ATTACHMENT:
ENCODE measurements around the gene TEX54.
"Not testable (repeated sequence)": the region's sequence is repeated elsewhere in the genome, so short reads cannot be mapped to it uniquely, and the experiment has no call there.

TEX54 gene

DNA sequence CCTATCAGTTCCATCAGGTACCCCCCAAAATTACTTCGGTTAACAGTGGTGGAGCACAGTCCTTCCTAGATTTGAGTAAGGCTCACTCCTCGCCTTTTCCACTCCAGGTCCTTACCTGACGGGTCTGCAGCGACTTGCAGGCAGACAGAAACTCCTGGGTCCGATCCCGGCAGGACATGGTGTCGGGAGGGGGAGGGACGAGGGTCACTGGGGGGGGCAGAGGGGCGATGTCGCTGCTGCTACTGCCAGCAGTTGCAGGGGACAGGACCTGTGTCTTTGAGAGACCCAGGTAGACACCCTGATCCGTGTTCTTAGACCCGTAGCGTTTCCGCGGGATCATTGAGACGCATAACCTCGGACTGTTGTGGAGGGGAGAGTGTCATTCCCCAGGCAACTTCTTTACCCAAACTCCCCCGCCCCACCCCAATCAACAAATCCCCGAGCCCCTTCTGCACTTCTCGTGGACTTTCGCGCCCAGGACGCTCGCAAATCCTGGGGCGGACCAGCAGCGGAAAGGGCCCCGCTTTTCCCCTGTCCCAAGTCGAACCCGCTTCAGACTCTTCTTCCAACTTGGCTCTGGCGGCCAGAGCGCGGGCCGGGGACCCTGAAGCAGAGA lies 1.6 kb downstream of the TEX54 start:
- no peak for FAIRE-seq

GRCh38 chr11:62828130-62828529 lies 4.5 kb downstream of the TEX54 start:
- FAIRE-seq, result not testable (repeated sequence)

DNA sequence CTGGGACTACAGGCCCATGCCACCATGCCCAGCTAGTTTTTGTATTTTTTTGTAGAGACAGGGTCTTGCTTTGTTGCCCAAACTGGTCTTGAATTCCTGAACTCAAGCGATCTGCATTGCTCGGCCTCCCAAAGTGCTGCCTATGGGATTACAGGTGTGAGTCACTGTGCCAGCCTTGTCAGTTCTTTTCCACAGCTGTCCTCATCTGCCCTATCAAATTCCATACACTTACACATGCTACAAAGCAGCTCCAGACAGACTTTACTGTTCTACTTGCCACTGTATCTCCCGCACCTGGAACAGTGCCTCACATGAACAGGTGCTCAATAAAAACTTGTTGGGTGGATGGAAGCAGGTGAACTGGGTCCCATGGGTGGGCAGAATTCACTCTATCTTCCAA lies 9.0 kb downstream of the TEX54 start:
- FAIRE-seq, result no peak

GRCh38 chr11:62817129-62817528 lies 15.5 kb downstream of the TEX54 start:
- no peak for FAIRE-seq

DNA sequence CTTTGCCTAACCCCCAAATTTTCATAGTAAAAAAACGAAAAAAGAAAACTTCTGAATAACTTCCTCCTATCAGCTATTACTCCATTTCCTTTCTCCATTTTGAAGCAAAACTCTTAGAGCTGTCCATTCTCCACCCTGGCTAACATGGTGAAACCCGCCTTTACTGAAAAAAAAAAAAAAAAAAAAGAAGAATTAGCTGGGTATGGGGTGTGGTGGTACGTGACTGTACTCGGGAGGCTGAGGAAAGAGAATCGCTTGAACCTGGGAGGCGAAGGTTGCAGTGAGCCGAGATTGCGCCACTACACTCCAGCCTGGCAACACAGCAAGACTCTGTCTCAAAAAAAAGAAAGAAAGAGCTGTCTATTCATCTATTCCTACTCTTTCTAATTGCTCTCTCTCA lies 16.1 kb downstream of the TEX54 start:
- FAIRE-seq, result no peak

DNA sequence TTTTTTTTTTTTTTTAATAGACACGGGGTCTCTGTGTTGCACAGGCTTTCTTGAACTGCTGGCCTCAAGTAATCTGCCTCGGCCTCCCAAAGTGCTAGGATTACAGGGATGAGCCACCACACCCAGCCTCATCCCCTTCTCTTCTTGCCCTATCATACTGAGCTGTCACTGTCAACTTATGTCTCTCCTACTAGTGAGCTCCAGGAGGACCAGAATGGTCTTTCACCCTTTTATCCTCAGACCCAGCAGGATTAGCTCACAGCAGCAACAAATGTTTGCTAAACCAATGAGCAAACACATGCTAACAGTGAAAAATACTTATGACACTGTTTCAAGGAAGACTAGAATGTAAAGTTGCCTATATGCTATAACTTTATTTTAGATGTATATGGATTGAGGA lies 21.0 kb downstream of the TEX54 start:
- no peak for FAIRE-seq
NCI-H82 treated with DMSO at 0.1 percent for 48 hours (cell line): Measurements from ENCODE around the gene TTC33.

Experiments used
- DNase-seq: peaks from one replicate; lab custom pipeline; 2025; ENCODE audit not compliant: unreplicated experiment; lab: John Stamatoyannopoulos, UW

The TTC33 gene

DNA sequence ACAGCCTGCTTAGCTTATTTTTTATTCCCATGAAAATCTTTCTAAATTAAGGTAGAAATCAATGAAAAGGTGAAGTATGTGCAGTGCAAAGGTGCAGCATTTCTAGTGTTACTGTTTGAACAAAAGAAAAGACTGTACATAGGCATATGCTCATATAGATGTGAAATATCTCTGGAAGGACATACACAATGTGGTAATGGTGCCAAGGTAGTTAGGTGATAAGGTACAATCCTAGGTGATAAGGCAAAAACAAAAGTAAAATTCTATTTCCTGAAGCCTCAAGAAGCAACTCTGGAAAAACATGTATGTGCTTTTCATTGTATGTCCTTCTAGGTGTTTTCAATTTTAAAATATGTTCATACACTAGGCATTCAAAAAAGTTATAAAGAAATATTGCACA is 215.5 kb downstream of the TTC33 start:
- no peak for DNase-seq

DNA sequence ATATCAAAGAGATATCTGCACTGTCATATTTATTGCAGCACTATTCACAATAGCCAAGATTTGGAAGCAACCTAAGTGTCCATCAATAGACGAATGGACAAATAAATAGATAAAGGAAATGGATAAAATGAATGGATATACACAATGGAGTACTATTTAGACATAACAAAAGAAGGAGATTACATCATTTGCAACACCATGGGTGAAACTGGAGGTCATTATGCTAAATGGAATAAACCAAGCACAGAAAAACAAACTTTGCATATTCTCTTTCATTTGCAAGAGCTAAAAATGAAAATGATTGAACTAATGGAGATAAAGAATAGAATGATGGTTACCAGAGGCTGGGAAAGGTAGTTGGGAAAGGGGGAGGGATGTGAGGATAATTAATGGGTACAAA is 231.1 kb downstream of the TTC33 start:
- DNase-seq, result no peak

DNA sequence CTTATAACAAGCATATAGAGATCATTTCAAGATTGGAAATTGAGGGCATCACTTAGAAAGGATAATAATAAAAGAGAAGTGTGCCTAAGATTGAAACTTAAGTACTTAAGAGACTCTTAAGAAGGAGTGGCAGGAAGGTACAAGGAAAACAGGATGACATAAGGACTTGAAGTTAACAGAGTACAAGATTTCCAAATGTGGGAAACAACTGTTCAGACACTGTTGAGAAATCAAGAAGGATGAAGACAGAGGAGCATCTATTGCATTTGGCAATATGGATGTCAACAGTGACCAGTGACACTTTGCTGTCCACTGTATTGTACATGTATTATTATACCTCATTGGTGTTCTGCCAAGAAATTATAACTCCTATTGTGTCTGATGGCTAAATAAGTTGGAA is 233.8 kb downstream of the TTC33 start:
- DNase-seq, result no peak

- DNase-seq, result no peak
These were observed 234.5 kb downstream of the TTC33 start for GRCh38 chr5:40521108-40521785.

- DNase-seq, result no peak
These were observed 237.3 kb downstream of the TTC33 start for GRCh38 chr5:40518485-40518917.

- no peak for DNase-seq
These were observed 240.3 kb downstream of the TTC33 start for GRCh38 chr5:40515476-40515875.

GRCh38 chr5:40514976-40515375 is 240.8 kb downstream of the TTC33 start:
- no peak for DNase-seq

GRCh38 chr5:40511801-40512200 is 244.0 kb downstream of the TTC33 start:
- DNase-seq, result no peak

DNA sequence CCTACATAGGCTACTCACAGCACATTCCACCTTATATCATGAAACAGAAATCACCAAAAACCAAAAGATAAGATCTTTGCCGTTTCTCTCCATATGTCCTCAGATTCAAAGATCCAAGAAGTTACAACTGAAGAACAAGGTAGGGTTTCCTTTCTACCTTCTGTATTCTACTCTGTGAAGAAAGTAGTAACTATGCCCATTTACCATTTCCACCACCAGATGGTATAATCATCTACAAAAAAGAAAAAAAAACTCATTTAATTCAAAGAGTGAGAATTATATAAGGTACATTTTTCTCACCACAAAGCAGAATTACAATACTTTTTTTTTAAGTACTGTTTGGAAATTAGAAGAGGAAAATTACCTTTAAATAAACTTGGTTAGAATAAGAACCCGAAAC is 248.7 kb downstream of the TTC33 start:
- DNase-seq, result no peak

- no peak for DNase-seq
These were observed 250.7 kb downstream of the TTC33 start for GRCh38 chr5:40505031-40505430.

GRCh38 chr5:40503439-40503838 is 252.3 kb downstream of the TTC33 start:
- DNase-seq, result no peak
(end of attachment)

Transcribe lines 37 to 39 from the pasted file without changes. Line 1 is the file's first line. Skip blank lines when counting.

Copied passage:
- DNase-seq, result no peak

- no peak for DNase-seq
These were observed 250.7 kb downstream of the TTC33 start for GRCh38 chr5:40505031-40505430.